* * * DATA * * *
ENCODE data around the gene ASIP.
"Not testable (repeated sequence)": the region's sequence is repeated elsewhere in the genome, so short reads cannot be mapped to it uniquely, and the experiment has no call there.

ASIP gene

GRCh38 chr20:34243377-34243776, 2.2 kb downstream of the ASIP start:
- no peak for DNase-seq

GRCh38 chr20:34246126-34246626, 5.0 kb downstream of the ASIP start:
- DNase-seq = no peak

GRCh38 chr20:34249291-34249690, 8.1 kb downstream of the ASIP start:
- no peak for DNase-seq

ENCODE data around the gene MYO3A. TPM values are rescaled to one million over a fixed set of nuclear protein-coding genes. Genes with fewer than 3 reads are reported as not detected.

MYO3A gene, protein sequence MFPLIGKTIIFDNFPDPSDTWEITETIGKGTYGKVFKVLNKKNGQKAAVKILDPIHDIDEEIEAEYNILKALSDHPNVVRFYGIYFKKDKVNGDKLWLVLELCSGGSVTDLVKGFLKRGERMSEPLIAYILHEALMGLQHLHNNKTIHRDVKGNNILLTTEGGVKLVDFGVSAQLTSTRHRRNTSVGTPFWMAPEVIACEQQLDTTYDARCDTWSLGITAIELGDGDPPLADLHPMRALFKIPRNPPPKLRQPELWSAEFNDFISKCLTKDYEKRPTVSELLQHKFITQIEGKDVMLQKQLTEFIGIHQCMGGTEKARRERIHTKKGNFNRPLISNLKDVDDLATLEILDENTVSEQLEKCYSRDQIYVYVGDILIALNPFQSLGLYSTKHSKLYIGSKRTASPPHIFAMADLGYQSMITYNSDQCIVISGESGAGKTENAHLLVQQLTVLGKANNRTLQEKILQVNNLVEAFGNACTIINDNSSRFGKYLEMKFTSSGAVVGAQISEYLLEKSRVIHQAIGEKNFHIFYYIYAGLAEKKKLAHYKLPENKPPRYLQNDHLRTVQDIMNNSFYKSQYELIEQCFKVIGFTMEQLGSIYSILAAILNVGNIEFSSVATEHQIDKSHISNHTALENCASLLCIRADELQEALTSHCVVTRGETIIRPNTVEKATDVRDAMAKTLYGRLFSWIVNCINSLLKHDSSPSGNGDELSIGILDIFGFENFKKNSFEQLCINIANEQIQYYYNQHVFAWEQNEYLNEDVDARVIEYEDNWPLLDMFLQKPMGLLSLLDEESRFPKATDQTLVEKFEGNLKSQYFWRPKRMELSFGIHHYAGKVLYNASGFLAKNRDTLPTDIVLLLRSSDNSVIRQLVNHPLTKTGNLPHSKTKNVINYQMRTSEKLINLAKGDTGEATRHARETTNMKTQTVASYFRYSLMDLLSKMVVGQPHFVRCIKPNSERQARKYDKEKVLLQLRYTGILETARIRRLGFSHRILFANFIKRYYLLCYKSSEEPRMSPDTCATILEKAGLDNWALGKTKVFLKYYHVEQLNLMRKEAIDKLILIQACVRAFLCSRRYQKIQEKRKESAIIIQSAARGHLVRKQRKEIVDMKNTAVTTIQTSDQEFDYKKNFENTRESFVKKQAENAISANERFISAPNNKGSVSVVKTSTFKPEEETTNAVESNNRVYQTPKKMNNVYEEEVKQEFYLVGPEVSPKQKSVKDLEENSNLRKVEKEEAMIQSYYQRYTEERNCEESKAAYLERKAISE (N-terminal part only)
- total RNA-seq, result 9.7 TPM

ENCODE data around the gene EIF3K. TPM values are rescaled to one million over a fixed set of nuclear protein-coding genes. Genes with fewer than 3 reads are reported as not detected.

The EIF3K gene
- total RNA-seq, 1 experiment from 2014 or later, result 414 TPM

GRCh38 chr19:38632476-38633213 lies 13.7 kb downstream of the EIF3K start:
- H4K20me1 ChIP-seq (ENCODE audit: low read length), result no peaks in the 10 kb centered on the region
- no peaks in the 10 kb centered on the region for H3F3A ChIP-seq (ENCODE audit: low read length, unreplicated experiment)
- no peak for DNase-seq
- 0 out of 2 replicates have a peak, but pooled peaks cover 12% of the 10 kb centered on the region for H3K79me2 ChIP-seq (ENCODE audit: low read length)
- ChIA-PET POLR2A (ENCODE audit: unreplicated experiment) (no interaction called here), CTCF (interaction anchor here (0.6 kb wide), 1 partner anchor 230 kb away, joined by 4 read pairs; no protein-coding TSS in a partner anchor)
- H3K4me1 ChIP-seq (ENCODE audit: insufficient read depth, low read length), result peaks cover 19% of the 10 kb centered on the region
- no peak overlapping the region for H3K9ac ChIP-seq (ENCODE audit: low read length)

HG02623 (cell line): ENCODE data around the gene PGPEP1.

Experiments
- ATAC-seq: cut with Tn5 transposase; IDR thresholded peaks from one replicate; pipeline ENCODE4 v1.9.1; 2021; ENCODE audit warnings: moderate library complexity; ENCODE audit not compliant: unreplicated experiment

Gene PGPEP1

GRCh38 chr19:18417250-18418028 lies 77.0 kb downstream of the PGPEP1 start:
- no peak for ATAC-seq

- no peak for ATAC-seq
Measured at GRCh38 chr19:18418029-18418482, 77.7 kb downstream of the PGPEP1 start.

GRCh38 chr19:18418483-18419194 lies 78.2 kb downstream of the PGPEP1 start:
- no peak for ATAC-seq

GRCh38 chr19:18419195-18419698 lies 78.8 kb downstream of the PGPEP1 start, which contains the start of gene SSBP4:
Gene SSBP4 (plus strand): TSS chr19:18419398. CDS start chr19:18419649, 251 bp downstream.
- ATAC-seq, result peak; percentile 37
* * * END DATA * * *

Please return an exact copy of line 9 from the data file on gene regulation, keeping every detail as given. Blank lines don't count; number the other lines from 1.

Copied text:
- no peak for DNase-seq